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Originally Published: Aug 31, 2022
Originally Published: Aug 31, 2022 Last Updated: Aug 31, 2022 5 min read
Photo illustration of graduates
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Student loan borrowers in a handful of states could wind up having to pay hundreds of dollars in taxes on student debt forgiven under President Joe Biden's new plan.

Student loan forgiveness is exempt from federal income taxes, thanks to a clause in last year's American Rescue Plan. Most states either follow that new federal rule or don't have an income tax.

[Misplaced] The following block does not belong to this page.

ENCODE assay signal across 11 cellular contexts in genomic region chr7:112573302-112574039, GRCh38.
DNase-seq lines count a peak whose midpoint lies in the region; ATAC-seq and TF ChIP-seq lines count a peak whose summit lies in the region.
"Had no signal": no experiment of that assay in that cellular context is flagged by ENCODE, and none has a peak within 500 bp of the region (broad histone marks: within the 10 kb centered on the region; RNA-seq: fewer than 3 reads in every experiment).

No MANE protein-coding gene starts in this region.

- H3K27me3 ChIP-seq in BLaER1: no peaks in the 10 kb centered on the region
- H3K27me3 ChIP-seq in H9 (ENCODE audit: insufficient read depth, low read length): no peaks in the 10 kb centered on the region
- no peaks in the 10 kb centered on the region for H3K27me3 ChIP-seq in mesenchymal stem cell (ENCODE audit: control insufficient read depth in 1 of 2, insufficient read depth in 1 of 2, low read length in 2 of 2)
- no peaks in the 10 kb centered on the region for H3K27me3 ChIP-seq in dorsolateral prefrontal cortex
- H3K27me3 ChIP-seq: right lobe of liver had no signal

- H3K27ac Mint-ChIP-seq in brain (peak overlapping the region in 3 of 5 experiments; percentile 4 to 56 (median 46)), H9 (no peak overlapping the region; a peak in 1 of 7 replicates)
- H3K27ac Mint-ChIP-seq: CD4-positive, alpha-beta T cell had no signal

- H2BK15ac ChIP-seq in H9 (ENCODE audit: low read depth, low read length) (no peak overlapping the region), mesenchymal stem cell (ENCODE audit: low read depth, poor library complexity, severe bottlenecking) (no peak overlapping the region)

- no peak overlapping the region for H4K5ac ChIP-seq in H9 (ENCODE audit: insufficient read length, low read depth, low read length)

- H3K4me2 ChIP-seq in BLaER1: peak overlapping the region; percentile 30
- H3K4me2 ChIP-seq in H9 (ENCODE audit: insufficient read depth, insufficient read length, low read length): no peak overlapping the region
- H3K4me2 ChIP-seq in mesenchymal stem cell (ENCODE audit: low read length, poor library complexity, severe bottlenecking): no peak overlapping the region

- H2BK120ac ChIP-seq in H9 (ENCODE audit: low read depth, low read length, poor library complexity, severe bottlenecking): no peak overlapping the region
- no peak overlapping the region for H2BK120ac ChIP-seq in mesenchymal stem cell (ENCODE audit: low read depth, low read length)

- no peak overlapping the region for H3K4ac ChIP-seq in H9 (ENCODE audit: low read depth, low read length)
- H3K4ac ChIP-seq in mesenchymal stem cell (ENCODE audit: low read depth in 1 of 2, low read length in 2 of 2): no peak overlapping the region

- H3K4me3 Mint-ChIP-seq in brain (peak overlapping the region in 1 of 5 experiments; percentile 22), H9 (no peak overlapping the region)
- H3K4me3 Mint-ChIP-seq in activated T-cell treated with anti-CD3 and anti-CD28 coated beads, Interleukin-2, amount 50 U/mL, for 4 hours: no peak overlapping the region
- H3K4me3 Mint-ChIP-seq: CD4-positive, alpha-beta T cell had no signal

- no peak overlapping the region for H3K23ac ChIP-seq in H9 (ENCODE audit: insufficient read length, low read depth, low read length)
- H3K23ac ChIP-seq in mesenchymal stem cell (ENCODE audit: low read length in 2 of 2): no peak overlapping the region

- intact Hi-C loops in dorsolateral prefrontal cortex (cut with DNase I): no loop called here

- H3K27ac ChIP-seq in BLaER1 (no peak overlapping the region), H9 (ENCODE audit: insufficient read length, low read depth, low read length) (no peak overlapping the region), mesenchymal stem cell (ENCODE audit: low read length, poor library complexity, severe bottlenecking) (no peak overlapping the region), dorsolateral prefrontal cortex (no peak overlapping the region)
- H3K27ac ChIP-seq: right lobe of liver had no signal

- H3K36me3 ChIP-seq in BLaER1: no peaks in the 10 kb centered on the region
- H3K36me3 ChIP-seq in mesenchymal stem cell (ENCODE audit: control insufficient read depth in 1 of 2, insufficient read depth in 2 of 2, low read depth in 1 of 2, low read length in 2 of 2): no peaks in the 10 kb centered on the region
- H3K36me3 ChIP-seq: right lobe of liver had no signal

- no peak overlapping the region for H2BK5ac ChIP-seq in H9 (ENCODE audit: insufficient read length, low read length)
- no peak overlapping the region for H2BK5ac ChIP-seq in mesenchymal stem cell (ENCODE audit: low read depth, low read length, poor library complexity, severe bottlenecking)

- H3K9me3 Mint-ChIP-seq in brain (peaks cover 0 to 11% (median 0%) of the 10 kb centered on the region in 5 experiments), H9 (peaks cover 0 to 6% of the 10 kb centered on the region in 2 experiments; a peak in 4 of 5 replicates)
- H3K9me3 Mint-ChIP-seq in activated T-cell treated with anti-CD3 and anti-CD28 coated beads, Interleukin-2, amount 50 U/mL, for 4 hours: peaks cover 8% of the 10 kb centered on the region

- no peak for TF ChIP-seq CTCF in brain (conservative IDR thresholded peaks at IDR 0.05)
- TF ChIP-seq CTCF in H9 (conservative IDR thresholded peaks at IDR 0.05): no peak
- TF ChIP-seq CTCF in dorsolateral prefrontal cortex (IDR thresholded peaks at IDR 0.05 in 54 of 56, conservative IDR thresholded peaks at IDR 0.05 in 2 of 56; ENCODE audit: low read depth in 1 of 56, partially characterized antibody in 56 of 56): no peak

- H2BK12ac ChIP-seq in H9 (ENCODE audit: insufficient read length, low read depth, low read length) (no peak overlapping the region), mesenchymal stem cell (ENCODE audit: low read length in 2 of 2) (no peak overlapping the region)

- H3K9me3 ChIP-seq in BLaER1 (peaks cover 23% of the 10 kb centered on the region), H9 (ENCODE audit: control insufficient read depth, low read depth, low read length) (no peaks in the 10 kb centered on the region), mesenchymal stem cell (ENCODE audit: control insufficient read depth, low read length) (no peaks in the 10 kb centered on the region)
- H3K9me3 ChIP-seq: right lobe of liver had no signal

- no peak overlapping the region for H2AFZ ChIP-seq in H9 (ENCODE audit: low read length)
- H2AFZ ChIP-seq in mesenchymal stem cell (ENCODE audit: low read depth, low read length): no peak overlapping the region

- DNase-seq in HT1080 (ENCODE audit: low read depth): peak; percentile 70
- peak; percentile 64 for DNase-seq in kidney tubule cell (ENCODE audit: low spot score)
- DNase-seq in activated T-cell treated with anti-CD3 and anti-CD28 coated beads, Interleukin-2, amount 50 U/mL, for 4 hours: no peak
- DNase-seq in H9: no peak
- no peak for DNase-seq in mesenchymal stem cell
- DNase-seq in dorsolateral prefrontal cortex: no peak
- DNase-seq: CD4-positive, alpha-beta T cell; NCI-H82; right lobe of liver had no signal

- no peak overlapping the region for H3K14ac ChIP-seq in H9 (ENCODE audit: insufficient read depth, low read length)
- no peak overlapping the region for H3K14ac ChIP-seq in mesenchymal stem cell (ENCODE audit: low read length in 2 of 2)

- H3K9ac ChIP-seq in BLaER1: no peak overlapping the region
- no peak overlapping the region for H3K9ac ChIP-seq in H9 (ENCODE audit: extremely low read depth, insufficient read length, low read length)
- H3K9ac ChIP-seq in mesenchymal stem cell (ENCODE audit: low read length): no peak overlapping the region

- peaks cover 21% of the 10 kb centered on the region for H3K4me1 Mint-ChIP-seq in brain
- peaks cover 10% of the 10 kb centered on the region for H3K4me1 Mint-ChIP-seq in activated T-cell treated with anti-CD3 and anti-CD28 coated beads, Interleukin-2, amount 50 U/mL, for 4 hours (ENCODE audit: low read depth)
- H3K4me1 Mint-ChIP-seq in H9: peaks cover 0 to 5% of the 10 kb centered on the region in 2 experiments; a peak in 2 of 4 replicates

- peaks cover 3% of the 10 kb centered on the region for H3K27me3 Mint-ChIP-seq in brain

But several states' tax codes do count canceled student loans as income, according to an updated analysis from the Tax Foundation. For some borrowers, that could hike their state tax bills by up to $985 for $10,000 of forgiven loans — and ostensibly more for those borrowers who received Pell Grants and are eligible for $20,000 worth of forgiveness.

Five states are currently on track to tax student debt forgiveness, says Jared Walczak, vice president of state projects for the Tax Foundation. Those states are Arkansas, Minnesota, Mississippi, North Carolina and Wisconsin.